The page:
New York City has passed a minimum wage law for restaurant delivery workers — the first of its kind in the country — that would require app-based food delivery platforms to pay their delivery workers $19.96 per hour, which is almost triple the current $7.09 average rate.
The city’s mayor, Eric Adams, announced Sunday that the new minimum wage would affect app-based restaurant delivery workers that drive or bike-ride over food orders to restaurant customers and that Grubhub, Uber Eats, DoorDash, etc. would have flexibility in how they pay delivery workers the new minimum wage – either paying them per trip, per hour, or via their own formula.
“‘Getting Stuff Done’ for working people is what this administration is all about, and that includes some of the hardest working New Yorkers: our delivery workers,” Adams said in a statement. “Our delivery workers have consistently delivered for us — now, we are delivering for them. This new minimum pay rate, up by almost $13.00/hour, will guarantee these workers and their families can earn a living, access greater economic stability, and help keep our city’s legendary restaurant industry thriving.”
The pay rate will be incrementally raised, starting at $17.96 when the law takes effect on July 12 (0r $.30 cents per minute), and will increase to $19.96 when it is fully phased-in on April 1, 2025, and the pay rates will receive incremental increases based on inflation after that.
Meanwhile, apps that pay their delivery workers only for trip time (from the time a delivery person accepts a delivery to the time they finish dropping off an order), would have to pay approximately 55 cents per minute, which adds up to $33 an hour -- more than double the city’s current minimum wage rate for other workers.
This new requirement is a direct result of the law passed by the City Council in Sept. 2021 requiring the New York City Department of Consumer and Worker Protection to study the pay and working conditions of delivery workers and establish a minimum wage.
Two years later, the decided upon minimum wage rate, according to DCWP commissioner Vilda Vera Mayuga, takes into account out-of-pocket expenses including gas and other transportation costs, and the fact that independent contractors usually do not have access to workers’ compensation insurance or PTO and also pay more in Medicare and Social Security.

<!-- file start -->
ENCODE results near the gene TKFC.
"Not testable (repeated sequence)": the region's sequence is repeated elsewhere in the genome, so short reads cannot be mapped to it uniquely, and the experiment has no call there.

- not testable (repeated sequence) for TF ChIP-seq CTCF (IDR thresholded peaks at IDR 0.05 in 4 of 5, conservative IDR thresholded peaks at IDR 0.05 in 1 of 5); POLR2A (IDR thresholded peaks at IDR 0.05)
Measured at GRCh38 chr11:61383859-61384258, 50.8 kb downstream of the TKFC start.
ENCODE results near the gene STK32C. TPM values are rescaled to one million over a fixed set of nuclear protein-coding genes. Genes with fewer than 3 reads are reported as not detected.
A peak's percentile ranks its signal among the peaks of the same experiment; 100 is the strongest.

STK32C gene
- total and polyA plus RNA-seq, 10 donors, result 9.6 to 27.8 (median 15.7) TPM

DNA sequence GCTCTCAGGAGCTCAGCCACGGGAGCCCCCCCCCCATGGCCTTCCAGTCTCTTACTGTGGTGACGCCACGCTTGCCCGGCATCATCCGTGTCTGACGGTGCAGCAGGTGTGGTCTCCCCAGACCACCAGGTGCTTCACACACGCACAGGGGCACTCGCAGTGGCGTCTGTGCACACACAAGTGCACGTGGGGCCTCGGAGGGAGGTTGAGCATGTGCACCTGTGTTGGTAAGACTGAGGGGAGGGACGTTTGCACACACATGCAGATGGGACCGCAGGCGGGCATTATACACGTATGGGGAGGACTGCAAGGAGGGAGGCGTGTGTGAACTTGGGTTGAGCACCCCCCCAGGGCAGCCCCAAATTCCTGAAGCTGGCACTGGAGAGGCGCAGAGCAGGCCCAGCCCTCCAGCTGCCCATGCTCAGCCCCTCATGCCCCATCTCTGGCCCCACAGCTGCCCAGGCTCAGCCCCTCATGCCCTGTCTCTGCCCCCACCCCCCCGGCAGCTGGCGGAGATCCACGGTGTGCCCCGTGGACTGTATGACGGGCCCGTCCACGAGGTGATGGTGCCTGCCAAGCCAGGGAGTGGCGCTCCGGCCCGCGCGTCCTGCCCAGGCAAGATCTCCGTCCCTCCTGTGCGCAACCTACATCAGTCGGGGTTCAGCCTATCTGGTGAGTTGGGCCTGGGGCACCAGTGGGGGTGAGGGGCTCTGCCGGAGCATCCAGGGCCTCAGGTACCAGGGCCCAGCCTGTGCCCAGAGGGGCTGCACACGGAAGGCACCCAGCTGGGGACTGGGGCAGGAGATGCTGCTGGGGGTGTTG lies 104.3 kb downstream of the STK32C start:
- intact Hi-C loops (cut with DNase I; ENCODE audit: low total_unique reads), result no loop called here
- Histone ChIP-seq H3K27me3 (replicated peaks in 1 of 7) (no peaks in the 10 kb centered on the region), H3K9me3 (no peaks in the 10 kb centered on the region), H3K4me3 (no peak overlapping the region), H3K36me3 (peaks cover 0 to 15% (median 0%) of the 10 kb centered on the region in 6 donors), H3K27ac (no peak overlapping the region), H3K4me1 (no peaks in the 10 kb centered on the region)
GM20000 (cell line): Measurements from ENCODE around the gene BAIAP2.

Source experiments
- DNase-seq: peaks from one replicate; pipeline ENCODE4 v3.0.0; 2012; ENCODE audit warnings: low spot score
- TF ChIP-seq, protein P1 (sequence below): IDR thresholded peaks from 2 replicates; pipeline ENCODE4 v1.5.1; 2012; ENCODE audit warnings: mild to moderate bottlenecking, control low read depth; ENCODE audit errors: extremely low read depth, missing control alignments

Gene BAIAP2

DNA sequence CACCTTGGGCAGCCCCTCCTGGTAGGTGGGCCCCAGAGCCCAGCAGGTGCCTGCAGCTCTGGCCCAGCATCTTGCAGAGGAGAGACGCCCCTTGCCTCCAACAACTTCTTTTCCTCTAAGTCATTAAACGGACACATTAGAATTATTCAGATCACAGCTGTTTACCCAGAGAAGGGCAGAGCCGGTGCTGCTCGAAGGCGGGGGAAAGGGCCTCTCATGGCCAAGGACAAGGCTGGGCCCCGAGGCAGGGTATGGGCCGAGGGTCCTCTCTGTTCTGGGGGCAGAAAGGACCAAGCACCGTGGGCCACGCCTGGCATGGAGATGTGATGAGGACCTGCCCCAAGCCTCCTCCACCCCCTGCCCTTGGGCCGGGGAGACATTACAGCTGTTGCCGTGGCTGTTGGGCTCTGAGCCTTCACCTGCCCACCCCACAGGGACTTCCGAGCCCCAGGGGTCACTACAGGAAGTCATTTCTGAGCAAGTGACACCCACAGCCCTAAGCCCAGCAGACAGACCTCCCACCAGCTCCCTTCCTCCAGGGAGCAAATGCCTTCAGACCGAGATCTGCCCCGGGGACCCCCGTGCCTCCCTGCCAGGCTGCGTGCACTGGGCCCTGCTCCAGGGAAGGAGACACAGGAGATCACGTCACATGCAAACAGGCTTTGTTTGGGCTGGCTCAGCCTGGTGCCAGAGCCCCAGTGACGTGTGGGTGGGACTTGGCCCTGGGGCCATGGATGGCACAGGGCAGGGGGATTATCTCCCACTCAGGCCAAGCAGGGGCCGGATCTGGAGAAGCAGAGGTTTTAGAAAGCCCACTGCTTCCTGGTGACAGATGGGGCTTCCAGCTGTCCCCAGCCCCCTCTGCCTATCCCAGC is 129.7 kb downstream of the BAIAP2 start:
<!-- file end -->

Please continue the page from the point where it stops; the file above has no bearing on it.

The third-party delivery platforms were unsurprisingly unhappy with the minimum wage requirements put in place by New York City, claiming that the new rule takes away the company’s flexibility in how they pay delivery workers on the platform, and could lead to some unpopular changes made to the apps on the delivery worker’s side.
"The city is lying to delivery workers — they want apps to fund this increase by eliminating jobs & reducing tipping while forcing the remaining workers to deliver orders faster,” Josh Gold, senior director of communications with Uber, told Nation’s Restaurant News.
Uber pointed out that the New York City government study itself predicts that the “greatest adverse impacts from the rule” will be that apps will get reduce their workforce to get rid of drivers “whose time generates relatively little revenue” and average deliveries per hour is projected to increase from 1.6 to 2.5 per hour. Meanwhile Grubhub’s spokesperson mentions that the rule will have “serious adverse consequences” and DoorDash predicts that this rule will not be popular with workers:
“Today’s deeply misguided decision by the DCWP ignores the unintended consequences it will cause and sadly will undermine the very delivery workers it seeks to support,” a representative with DoorDash said in an emailed statement sent to Nation’s Restaurant News. “Given the broken process that resulted in such an extreme final minimum pay rule, we will continue to explore all paths forward — including litigation — to ensure we continue to best support Dashers and protect the flexibility that so many delivery workers like them depend on.”
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